How Interactive Media Can Scramble Your Brain

Jim Bruce's picture By: Jim Bruce
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The Tuesday Reading today is an essay “How Interactive Media Can Scramble Your Brain” by James O’Toole that appeared earlier this past fall in strategy+business.  O’Toole is a senior fellow in business ethics at Santa Clara University’s Markkula Center for Applied Ethics and the author of 17 books including The Executive’s Compass.

Some, certainly, and perhaps many, of you are saying, “Not another piece on multitasking!” to which I respond, “Yes, with some really interesting research data.”
Research from Clifford Nass, who, until his recent death, was the Thomas M. Storke Professor at Stanford and director of its Communication between Humans and Interactive Media Laboratory, points to a number of serious consequences for human development and workplace productivity.
 
Nass’ findings include:
  • the average college student accesses three media sources simultaneously with 25% using four or more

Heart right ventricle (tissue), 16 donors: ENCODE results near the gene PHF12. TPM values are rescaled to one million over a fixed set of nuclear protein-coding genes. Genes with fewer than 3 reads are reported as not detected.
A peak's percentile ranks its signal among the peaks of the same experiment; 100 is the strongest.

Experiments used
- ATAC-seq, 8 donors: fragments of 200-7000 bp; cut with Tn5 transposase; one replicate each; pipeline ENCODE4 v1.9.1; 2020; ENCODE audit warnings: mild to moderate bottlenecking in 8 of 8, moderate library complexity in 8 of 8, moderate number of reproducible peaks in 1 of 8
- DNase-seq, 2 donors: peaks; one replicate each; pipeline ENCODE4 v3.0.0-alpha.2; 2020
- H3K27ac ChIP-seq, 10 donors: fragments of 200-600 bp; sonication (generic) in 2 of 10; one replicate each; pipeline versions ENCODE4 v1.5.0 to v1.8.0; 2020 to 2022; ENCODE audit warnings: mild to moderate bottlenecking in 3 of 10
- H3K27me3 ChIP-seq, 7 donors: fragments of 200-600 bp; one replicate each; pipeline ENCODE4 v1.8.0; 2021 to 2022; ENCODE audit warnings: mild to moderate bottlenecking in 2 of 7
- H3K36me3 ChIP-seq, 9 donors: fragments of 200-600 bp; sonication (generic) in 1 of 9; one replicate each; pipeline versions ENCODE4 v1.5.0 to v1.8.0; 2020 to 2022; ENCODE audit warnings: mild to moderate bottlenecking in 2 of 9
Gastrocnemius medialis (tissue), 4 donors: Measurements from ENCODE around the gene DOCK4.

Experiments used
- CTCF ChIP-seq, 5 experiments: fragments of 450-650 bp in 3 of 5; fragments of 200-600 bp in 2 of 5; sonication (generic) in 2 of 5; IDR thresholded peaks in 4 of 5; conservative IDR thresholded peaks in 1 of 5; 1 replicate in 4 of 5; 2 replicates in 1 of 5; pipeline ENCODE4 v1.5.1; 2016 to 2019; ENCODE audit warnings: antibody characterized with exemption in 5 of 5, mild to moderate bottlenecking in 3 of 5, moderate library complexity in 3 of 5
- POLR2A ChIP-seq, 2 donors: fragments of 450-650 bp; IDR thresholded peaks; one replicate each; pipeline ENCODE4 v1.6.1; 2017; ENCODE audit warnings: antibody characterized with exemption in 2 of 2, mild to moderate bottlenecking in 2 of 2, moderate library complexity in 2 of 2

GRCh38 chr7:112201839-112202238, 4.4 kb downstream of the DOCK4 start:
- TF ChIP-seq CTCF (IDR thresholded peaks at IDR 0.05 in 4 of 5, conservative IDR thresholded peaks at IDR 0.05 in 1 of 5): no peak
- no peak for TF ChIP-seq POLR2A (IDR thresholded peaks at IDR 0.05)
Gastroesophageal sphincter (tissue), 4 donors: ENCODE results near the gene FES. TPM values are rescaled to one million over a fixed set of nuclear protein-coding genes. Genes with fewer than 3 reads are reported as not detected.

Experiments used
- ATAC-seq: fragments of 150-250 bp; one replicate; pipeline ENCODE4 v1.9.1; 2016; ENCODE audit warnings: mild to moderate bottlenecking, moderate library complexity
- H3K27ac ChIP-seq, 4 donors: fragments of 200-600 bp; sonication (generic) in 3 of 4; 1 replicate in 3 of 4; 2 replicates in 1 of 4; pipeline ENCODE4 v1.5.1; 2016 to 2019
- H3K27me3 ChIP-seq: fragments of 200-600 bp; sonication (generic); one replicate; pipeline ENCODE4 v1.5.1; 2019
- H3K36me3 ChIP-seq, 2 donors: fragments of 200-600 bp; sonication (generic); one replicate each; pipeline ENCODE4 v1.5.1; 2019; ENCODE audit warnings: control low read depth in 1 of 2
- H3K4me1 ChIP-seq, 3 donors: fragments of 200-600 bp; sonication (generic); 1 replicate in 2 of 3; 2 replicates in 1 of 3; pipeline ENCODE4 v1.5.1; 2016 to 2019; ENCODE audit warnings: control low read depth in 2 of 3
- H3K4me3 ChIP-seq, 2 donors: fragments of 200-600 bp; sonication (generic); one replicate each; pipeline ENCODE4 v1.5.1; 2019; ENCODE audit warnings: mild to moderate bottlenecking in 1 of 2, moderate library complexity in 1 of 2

• such multitasking results in not paying attention.  E.g., consider your ability to track both what’s going on in the picture on your television screen and read the text in crawling across the bottom
  • multitaskers have difficulty identifying what’s important, and are generally unable to ignore the unimportant
  • multitaskers are less able to write coherently
  • new media addicts are poor at reading people
  • being always on – chat windows open, cell phone available – impairs the ability to do your work, particularly work in teams.
[Nass discussed his work at TEDxStanford and in his book The Man Who Lied to His Laptop – What Machines Teach us About Human Relationships.]
These are daunting findings. So, think carefully about the multitasking you do.  It’s really not all that good for you.  And, during this holiday season, when you are with your friends and family, try putting away those devices and have some real face-to-face conversation.  It's a really nice thing to do.
Have a wonderful holiday.  The Tuesday Reading will return on January 7, 2014.
.  .  .  .     jim
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